Technical confession question


#1

If I remember a mortal sin that i have committed in the past and am not sure if i have already confessed it, do i have to go to confession and confess it ASAP, or simply wait till the next time I would normally go?

Also, what do i say seeing as its been a while since my “big” confession? I.e with regards to this mortal sin.

"Bless me father for i have sinned etc…

Heres a sin i forgot about (its a shocker!)"

and then just confess normally?

Anyone have any idea?

In Christ.

Andre.


#2

There are a number of answers in the Ask an Apologist forum (link to search).

Basically, as long as you didn’t purposely omit the sin, you are forgiven of the sin—even though it has been forgiven, we owe God the acknowledgement of it to the priest, the next time we go to confession. Our Lord endured such agony to redeem us. The least—the very least we can do, is to acknowledge it to Him in the person of His priest! It’s an act of humility and gratitude and the Lord deserves to hear it.

God Bless,
RyanL


#3

[quote=RyanL]There are a number of answers in the Ask an Apologist forum (link to search).

Basically, as long as you didn’t purposely omit the sin, you are forgiven of the sin—even though it has been forgiven, we owe God the acknowledgement of it to the priest, the next time we go to confession. Our Lord endured such agony to redeem us. The least—the very least we can do, is to acknowledge it to Him in the person of His priest! It’s an act of humility and gratitude and the Lord deserves to hear it.

God Bless,
RyanL
[/quote]

I agree. The best thing to do is just get it out there. I do not think that you have to rush to the confessional this very moment, as you did not omit it intentionally and therefore are ok. I will say this however, I doubt that I would wait until my next scheduled confession. It is clear that it bothers you, and I think you should get it out.

In the process of the confession, I would get that one out of the way first, and then I would go on and do your normal confession.

Brad


#4

[quote=Magicsilence][font=Comic Sans MS]If I remember a mortal sin that i have committed in the past and am not sure if i have already confessed it, do i have to go to confession and confess it ASAP, or simply wait till the next time I would normally go?

The next time you confess you should mention it. This is on the proviso you actually forgot the sin rather than purposely omitted it.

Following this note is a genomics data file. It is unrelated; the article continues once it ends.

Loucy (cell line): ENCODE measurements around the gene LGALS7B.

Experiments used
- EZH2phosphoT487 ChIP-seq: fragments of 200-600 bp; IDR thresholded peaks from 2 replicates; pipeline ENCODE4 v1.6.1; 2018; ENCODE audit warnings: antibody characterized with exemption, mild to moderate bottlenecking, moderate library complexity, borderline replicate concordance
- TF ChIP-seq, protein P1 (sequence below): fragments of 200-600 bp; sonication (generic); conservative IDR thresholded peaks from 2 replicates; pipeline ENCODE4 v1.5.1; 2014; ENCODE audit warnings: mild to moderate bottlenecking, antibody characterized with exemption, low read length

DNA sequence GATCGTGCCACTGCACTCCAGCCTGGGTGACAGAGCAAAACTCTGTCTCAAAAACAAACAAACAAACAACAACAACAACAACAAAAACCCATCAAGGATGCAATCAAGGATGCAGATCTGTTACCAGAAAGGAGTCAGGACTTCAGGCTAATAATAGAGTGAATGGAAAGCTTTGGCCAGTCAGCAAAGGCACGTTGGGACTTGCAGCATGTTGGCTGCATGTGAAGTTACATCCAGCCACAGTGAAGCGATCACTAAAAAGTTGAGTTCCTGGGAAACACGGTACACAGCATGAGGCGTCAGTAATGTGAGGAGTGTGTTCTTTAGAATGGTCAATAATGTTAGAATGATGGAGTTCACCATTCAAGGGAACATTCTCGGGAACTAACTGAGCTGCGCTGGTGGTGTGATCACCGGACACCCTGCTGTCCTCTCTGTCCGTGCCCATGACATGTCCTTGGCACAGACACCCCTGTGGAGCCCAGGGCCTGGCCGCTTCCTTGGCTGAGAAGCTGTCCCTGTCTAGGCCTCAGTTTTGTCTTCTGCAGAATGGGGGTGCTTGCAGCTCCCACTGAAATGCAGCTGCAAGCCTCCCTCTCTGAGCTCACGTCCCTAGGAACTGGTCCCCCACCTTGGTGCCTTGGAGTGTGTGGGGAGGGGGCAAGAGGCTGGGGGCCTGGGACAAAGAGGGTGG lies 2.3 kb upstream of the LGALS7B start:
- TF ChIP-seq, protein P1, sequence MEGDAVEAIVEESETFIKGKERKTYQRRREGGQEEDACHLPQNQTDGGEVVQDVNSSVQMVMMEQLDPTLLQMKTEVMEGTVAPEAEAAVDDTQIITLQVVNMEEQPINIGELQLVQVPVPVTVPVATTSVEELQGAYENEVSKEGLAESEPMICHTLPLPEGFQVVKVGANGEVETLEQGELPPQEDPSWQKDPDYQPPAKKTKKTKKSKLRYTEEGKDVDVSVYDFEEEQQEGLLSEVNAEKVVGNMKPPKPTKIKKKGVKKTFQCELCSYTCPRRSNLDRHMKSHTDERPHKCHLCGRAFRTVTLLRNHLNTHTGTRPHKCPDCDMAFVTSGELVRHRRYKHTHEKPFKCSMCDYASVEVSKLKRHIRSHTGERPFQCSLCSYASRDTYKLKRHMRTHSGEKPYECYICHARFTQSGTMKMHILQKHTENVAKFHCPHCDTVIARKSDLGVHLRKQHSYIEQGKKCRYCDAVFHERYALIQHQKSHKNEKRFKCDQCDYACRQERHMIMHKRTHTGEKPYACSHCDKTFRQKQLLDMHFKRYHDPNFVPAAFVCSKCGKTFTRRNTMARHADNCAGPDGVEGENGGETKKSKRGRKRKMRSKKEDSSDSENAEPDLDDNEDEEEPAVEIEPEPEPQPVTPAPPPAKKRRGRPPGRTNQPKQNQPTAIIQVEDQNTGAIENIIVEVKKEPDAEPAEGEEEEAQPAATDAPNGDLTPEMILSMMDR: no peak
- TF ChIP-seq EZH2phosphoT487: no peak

Also, what do i say seeing as its been a while since my “big” confession? I.e with regards to this mortal sin.

"Bless me father for i have sinned etc…

Heres a sin i forgot about (its a shocker!)"

At the end of your confession “For these and all the sins of my life especially the time I …I am very sorry”

God Bless.
[/quote]


#5

From the Balitmore Catechism:

Q. 793. Is our Confession worthy if, without our fault, we forget to confess a mortal sin?

A. If without our fault we forget to confess a mortal sin, our Confession is worthy, and the sin is forgiven; but it must be told in Confession if it again comes to our mind.

Q. 794. May a person who has forgotten to tell a mortal sin in confession go to Holy Communion before going again to confession?

A. A person who has forgotten to tell a mortal sin in confession may go to communion before again going to confession, because the forgotten sin was forgiven with those confessed, and the confession was good and worthy.

Baltimore Catechism No. 3
Lesson 19: On Confession
ourladyswarriors.org/faith/bc3-19.htm

Also try to indicate the context of the other confession in which the sin was forgotten, because that could help the priest determine how grave the forgotten sin really is.

Keep in mind also, that it is salutary to confess sins again in order to increase grace in us. Some priests seem to get upset when they hear someone confess the same sin they were already forgiven for, because they suspect the penitent didn’t believe they were forgiven. But being forgiven is not the only effect of going to confession! We can confess already-forgiven sins in order to atone more for that sin, remove obstacles to grace caused by that sin in us, and remit more of the temporal punishment that remains due to the sin. (cf. Ott p. 433)

hurst


#6

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